In literary and cultural studies in particular, interlingual conversations allow students to become more directly involved in the descriptive structure and word choice, expression of feelings and desires, and how they emerge and change in a language / cultural tradition with others. Adds both textures. When a learning environment is thus created from a student’s vocabulary, it involves people in new ways recognizing themselves and their community, creating and co-building cultures and memories across a wide set of experiences.

The way we communicate is not related to what we know (can), but in monolingual utopia, this fact is often misunderstood.

Furthermore, although higher education is vital for professional formation, skills training and specialized experience, it is central to the cultivation of critical social responsibility. How people gain power and status, the languages ​​they can (legally) use, the relationships they develop and the formation of a community (who is a member, who is not and why?) Are closely linked to a university mission. Although citizenship is a dignity, it is a process অংশ part of which is linguistic.

UPR model

Here at UPR for the first time in an institutional environment where I could use my main languages ​​- English and Spanish – interchangeably without feeling uncomfortable. (Except for the personal, I didn’t feel it in any of the mainland US settings.)

My connection to the language changed in those early days on campus in Mayaguez. Spanish and English, like a friend, can be missed, misunderstood, absent, curious or empty and can bring sadness or joy. Languages ​​are like cities: they have their own climate, history, sense of humor and emotion. There are moments when one is more appropriate, more eloquent and expressive than the other. And on occasion, Something is needed — and space between them.

Many correctly perceive the presence of English in Puerto Rico as a colonial atmosphere, an exotic linguistic instruction envisioned more than a century ago in a granite office building not far from Puerto Rico in Washington, but is still implemented to this day in places like Mayaguez and Mayaguez. Vieux. But the colonial mission failed: English was strengthened and expanded in a linguistic ecosystem in Puerto Rico so that its boundaries could be rewritten, localized. English Depending on how effective it is in Aguadilla or San German in the way it plays with external control.

In our university, outside of an ancient colonial program, multilingualism allows institutional dynamics to be applied by a closed-in uniformity and hegemony by subtle monolingual principles (be they English or Spanish only).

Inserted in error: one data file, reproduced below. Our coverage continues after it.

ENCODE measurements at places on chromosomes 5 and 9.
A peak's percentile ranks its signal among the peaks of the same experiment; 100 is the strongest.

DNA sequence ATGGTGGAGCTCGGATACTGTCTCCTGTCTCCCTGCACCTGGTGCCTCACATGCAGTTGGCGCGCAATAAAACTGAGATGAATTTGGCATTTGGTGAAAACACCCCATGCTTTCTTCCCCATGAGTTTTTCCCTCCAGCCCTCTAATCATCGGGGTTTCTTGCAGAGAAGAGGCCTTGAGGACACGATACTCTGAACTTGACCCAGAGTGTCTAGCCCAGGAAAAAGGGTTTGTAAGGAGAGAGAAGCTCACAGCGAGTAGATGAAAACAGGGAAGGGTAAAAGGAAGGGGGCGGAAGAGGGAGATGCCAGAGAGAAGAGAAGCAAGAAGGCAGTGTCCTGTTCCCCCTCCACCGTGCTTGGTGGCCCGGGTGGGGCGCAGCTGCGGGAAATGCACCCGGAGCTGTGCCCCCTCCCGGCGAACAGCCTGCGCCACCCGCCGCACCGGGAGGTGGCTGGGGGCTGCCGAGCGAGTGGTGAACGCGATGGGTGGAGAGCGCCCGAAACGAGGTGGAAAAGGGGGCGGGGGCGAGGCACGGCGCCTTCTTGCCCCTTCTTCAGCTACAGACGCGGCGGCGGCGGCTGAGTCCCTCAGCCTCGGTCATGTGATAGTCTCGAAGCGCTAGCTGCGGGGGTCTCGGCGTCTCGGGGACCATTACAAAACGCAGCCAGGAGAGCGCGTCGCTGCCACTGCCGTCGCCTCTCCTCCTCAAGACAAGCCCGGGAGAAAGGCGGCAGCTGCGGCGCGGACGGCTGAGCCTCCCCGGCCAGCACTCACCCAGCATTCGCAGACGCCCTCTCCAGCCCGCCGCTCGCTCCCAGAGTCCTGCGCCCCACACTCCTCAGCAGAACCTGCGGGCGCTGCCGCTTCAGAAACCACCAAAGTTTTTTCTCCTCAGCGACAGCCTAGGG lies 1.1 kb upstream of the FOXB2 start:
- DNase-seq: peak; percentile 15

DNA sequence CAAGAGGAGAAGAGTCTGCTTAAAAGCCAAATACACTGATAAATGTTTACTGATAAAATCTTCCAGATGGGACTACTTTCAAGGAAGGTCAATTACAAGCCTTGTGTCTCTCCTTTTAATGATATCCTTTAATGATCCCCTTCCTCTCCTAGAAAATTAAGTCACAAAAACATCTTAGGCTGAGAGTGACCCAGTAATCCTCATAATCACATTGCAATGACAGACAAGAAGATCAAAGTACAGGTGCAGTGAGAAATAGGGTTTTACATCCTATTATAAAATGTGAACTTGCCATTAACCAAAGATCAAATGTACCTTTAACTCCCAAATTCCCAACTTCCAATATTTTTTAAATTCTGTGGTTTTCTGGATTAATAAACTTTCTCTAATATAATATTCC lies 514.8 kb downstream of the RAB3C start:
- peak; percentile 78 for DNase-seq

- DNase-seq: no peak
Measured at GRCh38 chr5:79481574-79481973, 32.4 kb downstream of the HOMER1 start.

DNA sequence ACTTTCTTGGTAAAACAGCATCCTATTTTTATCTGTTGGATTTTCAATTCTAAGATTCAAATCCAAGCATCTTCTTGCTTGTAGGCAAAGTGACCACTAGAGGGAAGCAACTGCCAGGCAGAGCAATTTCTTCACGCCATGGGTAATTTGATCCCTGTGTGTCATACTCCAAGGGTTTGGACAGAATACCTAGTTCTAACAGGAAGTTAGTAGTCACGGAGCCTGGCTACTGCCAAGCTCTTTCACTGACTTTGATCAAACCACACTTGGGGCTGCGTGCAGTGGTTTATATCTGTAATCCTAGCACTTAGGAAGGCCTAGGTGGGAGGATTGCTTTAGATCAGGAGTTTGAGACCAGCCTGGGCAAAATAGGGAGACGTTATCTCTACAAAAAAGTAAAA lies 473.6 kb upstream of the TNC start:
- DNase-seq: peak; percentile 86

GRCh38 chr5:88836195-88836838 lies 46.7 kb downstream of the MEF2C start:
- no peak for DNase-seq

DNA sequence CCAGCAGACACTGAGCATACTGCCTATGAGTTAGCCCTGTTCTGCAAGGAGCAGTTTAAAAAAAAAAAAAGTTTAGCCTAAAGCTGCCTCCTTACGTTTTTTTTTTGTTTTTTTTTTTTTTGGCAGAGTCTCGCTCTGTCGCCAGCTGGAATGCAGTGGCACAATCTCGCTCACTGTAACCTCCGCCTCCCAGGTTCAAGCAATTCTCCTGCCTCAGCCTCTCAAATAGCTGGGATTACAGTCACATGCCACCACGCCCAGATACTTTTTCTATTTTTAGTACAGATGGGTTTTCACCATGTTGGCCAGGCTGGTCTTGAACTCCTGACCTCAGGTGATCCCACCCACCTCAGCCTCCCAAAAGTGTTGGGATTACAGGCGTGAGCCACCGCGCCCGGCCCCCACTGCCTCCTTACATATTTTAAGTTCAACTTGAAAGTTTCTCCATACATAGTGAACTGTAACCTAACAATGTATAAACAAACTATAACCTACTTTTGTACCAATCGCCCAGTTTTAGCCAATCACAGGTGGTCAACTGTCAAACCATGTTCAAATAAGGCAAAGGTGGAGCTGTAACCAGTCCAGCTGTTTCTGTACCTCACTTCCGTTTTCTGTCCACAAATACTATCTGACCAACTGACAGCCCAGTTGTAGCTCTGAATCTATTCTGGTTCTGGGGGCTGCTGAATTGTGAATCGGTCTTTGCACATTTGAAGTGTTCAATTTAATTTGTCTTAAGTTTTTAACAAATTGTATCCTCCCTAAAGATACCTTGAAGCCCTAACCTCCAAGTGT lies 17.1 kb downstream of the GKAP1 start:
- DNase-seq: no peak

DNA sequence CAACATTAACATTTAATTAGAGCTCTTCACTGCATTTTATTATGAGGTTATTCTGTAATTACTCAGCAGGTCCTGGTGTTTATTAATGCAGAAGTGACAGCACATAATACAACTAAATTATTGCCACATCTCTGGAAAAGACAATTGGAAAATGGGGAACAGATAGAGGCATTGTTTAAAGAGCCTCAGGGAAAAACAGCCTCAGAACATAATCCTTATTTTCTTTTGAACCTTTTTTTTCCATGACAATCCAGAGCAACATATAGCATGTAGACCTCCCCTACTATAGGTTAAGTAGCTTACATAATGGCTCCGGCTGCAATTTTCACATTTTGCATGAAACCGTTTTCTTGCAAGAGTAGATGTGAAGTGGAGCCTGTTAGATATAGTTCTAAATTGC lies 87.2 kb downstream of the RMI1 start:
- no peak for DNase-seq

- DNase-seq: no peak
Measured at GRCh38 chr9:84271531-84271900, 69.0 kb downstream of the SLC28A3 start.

Part of what makes UPR significant is that the environment identifies the use of multiple languages ​​as general rather than stimulating. If engaging, thinking, experiencing, and performing a number of languages ​​and traditions on a daily basis allows for a larger set of scholarly contexts, recognition of these as qualities or intellectual qualities may not (or at least not be) partly due to the nature of the competition. In funding, publications, grants, appointments, awards, scholarly appointments, and more, UPR students and teachers rarely cover most metrics because competitions restrict subtle but specifically Spanish-language and multiple language recognition. -Language (and any other-English-language) communication as valid. In this competition (and in the United States in general) the multilingual organization is not a metric of excellence but a bizarre one.

The emphasis on English as the sole mediator of linguistic existence in U.S. universities has had a serious impact on the study of Spanish and Indigenous languages, especially in the southwestern United States. Spanish has unique and special affiliations with the Yaki, Keresan, Taos, Teva, Juni and Hopi languages, but once the American colony and its linguistic plow arrived, those depths were largely absent from the history of languages ​​developed in colleges and universities serving those communities. Although Puerto Rico’s colonial affiliation is largely Spanish-English based, its educational templates can be applied across existing linguistic maps within each community.

One of the many things I admire about Puerto Rico and its government institutions is the participatory culture that makes language policies possible. If a linguistic democratization were to take place in U.S. universities, it would expose students to the experience, organization, and intellectual advantage that is lacking in colonial universities. There will be new frontiers in many areas of what institutions do – scholarships, education, services and the cultivation of citizenship.